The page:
Whilst the USA and Canada also have a history of indulging in kooky highway sculptures, Australia brings its own style to the project. In Queensland, a blazing-eyed, white-fanged Big Redback Spider clings menacingly to a dunny (outdoor toilet) in an unassuming gardening centre. In rural New South Wales, a giant beer can sitting proudly outside an Aussie pub invites weary travellers to stop and quench their thirst. And where else on earth could you expect to find a giant Captain Cook or a towering Ned Kelly, in full armour, guarding the local post office?
While it’s generally agreed that Australia has over 150 Big Things, a solid tally is something of a challenge, with several monuments slipping into decay and degradation, while brand new ones pop up elsewhere. In 2015, a theme park in Jamberoo, NSW, spent AU $250,000 on an enormous steel, concrete and fibreglass funnel-web spider, which received the Guinness Book of Records Award for ‘Largest Spider Statue in the World’. While the Big Funnel-Web is as shiny and new as she’ll ever be, the maintenance on other Big Things is variable – vintage favourites like Larry the Big Lobster in Kingston, South Australia, receive tender loving care which keep them looking snappy, while a drive past Bombala’s Big Cheese, faded and peeling on the outskirts of town, rarely inspires a second glance let alone a photo opportunity. Taree’s Big Oyster, once a restaurant, now sits empty on top of a car dealership.
The Big Prawn
The Big Prawn is another sculpture that originally presided over a seafood restaurant, but in 2009, the local council sought to demolish the oversized sea creature. The residents of Ballina, NSW, started a petition to save the statue, and the hardware super chain Bunnings Warehouse decided to rescue the prawn. Relocated, with a shiny paint job and a brand new tail, the Big Prawn now stands proudly outside the new Bunnings store and continues to have his photo taken with road-trippers heading up the East Coast.
The Big Merino
The Big Prawn wasn’t the first Big Thing to be relocated – Rambo, the huge Merino Sheep, in Goulburn, NSW, made a journey of several kilometres when works on the bypass forced him to find a new home. 97 tonnes of steel, wire and concrete, he now overlooks a petrol station, gift shop and bakery just off the Hume Highway. This famous icon has even been used to raise awareness of testicular and prostate cancer – his giant testicles were painted blue in 2014 for the ‘blue balls’ campaign.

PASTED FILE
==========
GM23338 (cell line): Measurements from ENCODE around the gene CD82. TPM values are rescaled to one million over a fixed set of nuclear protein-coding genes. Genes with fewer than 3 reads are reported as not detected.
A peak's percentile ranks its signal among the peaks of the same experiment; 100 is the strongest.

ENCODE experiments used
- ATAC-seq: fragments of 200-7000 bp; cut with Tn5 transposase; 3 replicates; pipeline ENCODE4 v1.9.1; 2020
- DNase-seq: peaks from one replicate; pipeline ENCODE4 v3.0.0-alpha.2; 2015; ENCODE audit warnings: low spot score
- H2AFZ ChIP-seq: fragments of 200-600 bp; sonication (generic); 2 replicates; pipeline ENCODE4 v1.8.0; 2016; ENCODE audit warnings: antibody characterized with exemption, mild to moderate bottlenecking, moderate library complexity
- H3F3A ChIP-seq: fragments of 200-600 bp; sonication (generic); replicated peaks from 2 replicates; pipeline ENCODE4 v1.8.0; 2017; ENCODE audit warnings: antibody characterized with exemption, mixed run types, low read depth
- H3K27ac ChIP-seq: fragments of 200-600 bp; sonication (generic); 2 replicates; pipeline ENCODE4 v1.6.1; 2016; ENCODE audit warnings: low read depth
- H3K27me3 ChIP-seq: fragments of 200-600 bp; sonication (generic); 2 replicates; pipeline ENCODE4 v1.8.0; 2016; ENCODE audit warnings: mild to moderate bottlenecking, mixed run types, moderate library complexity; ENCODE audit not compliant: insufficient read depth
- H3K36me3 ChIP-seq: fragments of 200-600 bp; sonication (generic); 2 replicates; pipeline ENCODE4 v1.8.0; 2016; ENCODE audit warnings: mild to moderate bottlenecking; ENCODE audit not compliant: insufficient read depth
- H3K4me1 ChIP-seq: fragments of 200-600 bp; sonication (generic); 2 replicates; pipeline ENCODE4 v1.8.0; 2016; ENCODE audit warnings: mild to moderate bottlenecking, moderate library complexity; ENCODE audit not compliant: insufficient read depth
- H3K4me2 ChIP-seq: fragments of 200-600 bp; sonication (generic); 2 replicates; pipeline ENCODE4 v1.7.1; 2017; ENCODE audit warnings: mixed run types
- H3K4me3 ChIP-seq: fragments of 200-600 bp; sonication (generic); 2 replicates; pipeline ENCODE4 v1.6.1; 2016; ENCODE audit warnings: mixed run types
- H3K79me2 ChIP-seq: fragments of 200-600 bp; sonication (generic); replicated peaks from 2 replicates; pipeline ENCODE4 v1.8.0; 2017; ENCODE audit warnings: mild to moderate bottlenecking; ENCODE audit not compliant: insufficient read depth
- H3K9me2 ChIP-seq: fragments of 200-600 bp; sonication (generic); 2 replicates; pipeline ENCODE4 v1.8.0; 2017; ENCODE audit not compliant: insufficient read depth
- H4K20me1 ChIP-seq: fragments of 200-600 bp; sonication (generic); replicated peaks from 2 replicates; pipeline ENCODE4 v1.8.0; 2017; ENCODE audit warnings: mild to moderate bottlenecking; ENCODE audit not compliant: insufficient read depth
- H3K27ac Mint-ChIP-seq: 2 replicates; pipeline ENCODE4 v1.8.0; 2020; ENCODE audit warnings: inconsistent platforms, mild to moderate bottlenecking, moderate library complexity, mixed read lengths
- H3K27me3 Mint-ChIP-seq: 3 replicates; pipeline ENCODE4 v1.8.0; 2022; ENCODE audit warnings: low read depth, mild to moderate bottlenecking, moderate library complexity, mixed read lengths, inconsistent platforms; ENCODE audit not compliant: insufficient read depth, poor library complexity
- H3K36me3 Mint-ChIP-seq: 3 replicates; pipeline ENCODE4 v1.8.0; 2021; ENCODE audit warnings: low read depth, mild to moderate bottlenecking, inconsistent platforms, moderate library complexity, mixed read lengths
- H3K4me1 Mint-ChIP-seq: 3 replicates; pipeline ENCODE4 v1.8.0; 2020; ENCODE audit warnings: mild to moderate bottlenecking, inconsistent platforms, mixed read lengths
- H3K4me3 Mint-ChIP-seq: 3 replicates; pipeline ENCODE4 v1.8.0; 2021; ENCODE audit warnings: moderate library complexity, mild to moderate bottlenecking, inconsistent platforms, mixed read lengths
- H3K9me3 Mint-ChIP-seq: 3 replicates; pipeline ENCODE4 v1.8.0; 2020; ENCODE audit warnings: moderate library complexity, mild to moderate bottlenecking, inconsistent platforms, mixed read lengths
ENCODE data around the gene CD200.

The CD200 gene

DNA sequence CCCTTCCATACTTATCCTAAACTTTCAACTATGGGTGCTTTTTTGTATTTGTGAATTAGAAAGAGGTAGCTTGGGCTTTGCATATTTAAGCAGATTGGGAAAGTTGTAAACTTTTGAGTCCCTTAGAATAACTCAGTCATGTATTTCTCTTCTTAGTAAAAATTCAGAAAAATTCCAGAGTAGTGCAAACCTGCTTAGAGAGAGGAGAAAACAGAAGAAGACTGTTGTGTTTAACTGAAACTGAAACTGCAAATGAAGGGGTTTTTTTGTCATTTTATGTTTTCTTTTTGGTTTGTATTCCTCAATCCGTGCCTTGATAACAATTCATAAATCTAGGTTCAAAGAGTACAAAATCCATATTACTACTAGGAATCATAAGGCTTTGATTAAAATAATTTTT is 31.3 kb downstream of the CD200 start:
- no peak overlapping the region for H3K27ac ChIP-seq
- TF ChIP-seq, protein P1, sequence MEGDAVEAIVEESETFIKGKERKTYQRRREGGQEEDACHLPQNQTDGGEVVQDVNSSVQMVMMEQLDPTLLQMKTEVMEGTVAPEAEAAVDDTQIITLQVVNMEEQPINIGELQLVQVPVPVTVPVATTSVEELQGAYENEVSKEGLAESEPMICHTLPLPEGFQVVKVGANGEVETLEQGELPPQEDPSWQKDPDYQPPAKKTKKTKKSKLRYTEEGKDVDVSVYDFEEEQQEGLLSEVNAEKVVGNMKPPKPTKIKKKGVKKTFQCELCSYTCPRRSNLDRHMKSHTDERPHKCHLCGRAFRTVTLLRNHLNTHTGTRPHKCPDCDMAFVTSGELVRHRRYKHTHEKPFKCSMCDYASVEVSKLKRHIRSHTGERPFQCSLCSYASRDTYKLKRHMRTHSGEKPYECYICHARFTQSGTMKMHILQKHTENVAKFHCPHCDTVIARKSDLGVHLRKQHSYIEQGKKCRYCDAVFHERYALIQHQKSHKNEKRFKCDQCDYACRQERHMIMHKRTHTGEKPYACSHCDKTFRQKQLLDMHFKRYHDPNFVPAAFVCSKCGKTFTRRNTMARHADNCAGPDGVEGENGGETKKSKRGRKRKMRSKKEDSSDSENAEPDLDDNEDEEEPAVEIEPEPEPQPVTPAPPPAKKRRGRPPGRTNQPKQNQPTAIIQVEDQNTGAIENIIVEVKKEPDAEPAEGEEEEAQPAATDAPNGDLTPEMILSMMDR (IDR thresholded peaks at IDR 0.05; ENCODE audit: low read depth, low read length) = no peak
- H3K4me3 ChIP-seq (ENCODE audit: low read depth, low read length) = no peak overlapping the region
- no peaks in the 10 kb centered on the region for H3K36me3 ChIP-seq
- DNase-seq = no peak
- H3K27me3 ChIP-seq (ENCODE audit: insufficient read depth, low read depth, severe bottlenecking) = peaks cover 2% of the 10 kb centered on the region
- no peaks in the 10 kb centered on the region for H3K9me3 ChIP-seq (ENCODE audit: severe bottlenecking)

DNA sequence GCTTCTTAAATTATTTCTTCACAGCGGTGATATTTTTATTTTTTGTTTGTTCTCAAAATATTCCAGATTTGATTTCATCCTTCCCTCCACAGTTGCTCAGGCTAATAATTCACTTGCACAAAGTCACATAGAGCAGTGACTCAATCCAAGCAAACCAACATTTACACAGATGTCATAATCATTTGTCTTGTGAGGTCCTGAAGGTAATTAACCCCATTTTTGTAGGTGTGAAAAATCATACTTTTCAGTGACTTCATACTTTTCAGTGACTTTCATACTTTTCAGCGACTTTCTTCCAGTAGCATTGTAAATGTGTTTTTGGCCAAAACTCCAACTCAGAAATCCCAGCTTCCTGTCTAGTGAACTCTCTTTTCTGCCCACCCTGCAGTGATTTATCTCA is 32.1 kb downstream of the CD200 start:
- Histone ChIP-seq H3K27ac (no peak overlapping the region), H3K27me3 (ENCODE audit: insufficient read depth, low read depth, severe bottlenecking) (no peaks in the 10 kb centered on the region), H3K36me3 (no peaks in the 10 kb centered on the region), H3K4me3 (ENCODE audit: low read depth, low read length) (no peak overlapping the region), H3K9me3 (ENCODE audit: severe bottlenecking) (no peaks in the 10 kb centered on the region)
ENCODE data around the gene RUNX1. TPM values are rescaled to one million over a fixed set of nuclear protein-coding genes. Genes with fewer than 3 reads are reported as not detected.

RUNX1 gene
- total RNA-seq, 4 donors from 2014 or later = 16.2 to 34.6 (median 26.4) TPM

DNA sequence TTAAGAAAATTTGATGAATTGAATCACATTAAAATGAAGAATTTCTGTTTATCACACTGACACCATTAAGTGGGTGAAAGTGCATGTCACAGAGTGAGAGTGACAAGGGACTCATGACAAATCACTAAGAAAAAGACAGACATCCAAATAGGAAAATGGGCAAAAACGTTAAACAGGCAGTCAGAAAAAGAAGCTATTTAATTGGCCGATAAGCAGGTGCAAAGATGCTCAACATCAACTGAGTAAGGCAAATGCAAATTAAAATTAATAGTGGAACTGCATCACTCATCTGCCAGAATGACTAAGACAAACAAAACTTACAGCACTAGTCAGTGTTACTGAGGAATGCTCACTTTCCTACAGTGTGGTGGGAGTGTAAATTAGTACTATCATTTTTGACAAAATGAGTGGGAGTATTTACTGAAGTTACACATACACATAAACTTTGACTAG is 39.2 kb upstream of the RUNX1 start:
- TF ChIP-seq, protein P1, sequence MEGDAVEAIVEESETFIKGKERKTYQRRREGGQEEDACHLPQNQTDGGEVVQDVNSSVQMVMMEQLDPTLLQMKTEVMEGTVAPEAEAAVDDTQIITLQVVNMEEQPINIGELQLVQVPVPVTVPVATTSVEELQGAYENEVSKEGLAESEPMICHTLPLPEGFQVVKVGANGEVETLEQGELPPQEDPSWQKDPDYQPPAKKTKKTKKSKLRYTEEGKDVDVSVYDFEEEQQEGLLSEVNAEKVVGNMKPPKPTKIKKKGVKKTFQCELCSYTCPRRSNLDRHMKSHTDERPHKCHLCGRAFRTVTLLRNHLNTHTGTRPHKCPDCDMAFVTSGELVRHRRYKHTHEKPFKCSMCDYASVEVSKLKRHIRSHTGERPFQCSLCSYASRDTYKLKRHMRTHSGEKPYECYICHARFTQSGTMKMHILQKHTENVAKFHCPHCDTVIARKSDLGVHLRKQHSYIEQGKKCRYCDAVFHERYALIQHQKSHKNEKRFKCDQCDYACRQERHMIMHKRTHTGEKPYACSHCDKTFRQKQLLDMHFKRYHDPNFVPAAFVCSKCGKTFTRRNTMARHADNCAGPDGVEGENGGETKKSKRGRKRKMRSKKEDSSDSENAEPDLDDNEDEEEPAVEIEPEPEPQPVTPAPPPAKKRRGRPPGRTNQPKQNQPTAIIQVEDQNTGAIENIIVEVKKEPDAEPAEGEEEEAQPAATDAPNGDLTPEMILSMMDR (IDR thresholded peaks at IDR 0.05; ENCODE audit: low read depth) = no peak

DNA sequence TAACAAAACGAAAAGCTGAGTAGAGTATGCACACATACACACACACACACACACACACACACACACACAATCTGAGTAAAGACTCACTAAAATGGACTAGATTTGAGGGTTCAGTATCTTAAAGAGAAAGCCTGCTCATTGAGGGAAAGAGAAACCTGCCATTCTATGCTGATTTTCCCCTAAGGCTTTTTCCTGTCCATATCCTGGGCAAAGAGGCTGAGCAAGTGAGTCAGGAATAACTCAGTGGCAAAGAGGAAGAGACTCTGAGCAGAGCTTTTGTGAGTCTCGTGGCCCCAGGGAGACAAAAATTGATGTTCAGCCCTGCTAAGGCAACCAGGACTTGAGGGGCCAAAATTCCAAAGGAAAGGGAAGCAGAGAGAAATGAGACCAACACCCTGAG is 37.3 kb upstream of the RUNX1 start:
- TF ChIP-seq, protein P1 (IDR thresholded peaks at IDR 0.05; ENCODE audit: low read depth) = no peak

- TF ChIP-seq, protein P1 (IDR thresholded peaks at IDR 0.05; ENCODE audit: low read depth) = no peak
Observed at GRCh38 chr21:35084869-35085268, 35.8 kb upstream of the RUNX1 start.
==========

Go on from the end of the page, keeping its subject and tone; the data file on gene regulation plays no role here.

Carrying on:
The Big Banana
Built in 1964, the Big Banana is often considered the first Big Thing, though naturally this title is also claimed by a giant Scotsman and an oversized dinosaur. Oldest or not, the Banana is the most famous of Australia’s kitsch monuments. Originally a bold and innovative advert for a roadside banana stall beside a local plantation, the site now has a huge souvenir store, an amusement park, a ‘World of Bananas’ exhibition and a café serving up sickly-sweet banana splits.
The Big Trout
Adaminaby’s Big Rainbow Trout is another example of how cherished a Big Thing can become in the eyes of its local community. When forty years of exposure left the trout’s fibreglass scales damaged and its rainbow colours bleached off-white, the local community raised funds to give the fish a makeover. He’s now more beautiful than ever and a favourite of kids visiting the playground en route to the Snowy Mountains.
In 2007, artist Reg Mombassa, famous for his artwork for surf clothing company Mambo, drew five ‘Big Things’ designs for a set of 50-cent stamps. The stamps were to commemorate the innovation of the designers and the place these statues hold in the country’s heart, and the project begged the question ‘how do you choose the best Big Things?‘ The final selection, in Mombassa’s distinctive style, were the Big Banana, the Big Lobster, the Big Merino, Queensland’s Big Pineapple and the Big Golden Guitar of Tamworth, Australia’s country music capital.
A great selection, the stamps are a reminder of how the Big Things sensation comes down to personal taste – or even an enjoyable lack of it. After all, one woman’s Big Mango may be another woman’s Big Winch. And while there may be some of us, Australian residents and tourists alike, who find ourselves standing before a vast, oversized gumboot and reasonably asking ourselves ‘why?’, there are others who cannot help but grin wide when an enormous pink galah happily announces ‘Half Way Across Australia!’